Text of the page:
ChelseaChamberlin2018_WM

Chelsea working in the reading room during her visit – summer 2018

Read Full Post »

contributed by CCHP graduate assistant Arianna Iliff.

Conference season is upon us, and between all the seminars, workshops, forums, keynotes, poster sessions, and opportunities for continuing education credit, psychologists like to have fun too. Today, in honor of National Anti-Boredom month, we explore some gems from the AHAP special interest collection, specifically from a variety of professional conference programs.

Professional conferences offer not only educational presentations for psychologists, but also opportunities to network and socialize with fellow professionals. For some, the big annual conference of their favorite organization might be the only time during the year that they get to meet up with particular friends and colleagues. Even in 1967, conference planners with the Tri-State Group Psychotherapy Society were responsive to this with various social activities.

SpecialInterest_GroupPsychotherapyMisc_TriStateGroupPsy1967_editedwatermarked

 

Sometimes, this looks like a simple “social hour,” for others, this might be a coffee-and-donuts session or other informal gathering.

American Psychological Society

The organization Association for Psychological Science, formerly the American Psychological Society, is known for its focus on the advancement of quality research and good scientific practice in psychology. However, their ability to create conferences with a breadth of interesting activities is also worth mentioning. In 1992, a two-part film festival with topics relevant to psychology was part of the conference activities.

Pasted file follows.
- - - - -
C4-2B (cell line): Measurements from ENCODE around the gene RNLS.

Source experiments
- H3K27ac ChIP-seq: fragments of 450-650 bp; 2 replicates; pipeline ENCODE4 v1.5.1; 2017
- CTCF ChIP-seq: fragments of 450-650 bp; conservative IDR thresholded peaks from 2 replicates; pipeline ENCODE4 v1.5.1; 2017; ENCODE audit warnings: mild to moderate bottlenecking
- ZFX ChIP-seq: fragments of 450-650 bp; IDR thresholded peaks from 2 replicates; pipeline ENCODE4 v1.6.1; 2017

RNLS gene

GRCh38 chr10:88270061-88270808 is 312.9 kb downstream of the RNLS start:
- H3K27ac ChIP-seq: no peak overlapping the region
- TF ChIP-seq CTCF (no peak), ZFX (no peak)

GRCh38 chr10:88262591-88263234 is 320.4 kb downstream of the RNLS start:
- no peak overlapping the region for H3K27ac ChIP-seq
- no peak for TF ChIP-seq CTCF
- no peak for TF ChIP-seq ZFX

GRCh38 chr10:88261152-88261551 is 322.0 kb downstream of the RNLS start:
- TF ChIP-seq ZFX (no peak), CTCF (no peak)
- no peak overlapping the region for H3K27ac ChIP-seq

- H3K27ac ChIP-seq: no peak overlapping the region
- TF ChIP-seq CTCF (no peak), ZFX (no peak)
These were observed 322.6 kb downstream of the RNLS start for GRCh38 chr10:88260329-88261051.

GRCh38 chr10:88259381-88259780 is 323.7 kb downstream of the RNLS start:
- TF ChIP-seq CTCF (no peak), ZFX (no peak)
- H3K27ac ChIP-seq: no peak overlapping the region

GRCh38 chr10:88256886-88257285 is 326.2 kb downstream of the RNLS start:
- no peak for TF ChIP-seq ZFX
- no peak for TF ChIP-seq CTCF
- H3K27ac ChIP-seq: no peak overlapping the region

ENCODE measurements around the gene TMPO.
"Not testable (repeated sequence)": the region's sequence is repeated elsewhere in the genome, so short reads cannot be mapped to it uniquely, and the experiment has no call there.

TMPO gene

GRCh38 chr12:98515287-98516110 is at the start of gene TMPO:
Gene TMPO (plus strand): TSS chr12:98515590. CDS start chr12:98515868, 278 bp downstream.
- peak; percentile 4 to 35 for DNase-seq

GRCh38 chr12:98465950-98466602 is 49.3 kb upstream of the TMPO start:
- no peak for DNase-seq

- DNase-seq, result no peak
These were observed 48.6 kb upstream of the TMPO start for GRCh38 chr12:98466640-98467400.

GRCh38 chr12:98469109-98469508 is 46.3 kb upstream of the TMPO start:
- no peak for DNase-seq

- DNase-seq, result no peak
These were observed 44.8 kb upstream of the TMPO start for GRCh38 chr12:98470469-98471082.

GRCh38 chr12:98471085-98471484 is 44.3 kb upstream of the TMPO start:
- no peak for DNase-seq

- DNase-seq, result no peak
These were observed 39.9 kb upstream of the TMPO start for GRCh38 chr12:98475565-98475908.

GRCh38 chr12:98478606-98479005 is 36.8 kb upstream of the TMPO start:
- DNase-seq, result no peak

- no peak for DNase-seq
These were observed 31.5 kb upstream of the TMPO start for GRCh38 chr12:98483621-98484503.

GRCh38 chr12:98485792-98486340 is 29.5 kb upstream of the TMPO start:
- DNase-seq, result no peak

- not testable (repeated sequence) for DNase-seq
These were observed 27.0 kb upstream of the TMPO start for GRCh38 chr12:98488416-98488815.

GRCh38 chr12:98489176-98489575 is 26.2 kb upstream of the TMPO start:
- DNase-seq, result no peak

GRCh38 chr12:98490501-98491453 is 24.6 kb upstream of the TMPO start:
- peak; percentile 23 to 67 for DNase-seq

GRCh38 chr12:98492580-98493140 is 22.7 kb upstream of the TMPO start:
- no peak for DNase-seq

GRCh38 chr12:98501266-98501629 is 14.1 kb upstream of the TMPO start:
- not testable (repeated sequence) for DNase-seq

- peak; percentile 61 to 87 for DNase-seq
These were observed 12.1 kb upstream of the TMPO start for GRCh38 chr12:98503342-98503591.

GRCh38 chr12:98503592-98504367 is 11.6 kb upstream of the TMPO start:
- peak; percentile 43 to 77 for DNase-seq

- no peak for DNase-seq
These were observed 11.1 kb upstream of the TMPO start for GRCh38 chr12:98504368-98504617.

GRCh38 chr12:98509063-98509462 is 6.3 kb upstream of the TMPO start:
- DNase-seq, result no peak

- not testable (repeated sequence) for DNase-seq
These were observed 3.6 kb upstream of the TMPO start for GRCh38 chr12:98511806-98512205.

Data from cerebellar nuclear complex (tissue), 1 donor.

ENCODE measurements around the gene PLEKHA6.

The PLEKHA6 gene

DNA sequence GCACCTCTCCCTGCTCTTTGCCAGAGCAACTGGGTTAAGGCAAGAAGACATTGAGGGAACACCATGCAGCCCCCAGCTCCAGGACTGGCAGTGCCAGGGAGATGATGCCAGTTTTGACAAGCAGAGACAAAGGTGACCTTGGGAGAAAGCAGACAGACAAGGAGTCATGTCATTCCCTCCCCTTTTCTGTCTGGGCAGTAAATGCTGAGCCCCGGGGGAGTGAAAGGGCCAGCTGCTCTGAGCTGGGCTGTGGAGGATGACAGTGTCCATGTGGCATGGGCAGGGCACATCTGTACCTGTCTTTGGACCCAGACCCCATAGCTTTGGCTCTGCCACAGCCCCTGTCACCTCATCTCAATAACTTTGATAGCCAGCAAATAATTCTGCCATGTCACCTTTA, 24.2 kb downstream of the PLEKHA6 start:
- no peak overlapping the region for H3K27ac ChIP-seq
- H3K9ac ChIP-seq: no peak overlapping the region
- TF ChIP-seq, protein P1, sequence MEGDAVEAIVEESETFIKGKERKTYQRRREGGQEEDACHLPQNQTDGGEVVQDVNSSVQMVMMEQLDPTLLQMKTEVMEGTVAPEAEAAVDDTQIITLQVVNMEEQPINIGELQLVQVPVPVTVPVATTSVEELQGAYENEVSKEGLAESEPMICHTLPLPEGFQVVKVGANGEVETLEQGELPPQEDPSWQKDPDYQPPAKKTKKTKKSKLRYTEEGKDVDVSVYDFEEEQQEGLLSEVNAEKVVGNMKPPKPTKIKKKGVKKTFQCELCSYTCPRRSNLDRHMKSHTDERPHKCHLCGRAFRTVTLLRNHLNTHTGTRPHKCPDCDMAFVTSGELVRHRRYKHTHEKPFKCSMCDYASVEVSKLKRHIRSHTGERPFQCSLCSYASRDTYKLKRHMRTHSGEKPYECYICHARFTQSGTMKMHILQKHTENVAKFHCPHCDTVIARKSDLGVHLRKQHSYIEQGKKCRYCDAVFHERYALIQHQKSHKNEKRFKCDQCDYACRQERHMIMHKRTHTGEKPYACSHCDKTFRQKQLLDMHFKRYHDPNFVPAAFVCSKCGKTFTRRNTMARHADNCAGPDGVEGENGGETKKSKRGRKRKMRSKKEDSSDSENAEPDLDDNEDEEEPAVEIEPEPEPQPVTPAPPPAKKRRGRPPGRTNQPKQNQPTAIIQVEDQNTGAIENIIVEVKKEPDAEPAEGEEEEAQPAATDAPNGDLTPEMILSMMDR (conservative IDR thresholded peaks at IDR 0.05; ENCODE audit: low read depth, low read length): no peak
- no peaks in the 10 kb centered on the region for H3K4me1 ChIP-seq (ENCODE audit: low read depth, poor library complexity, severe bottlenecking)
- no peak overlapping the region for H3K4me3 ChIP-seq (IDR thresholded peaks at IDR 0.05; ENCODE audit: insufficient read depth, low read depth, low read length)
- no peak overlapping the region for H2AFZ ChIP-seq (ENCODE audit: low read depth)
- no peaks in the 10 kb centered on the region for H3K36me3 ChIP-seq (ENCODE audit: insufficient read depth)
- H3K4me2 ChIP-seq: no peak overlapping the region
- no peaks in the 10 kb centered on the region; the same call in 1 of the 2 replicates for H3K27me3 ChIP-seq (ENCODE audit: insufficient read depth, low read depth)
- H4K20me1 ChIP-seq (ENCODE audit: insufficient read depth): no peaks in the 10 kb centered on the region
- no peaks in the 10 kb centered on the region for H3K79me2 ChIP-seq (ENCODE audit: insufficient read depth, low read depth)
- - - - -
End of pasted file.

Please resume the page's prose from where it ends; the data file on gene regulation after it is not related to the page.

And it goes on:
SpecialInterest_APSConferencePrograms_1992cover_editedwatermarked

SpecialInterest_APSConferencePrograms_1992filmfest1_editedwatermarked

SpecialInterest_APSConferencePrograms_1992filmfest2_editedwatermarked.jpg

In 2003, APS took advantage of Atlanta’s great zoo, offering the opportunity to “hang out with your friends (human and animal alike),” which I imagine is a nod to the animal behaviorists among them.

SpecialInterest_APSConferencePrograms_2003cover_editedwatermarked

SpecialInterest_APSConferencePrograms_APS2003_p66_editedwatermarked

The year 2004 offered a chance to enjoy comedy at Chicago’s Second City.

SpecialInterest_APSConferencePrograms_2004cover_editedwatermarked

 SpecialInterest_APS_2004convention_p12_editedwatermarked

The Association for Behavior Analysis

The psychologists of the ABA, or currently the ABAI, are evidently a lighthearted bunch. Two conference programs show evidence of fantastic entertainment. The 1979 conference dedicated several program events to fun activities: the “behavioral boogie,” a mini-marathon, a performing arts talent show with a focus on behavioral science, and even a banquet with two key figures in behaviorism! I can only imagine the kind of academic fandom that participants felt. What I wouldn’t do to meet some of my professional idols!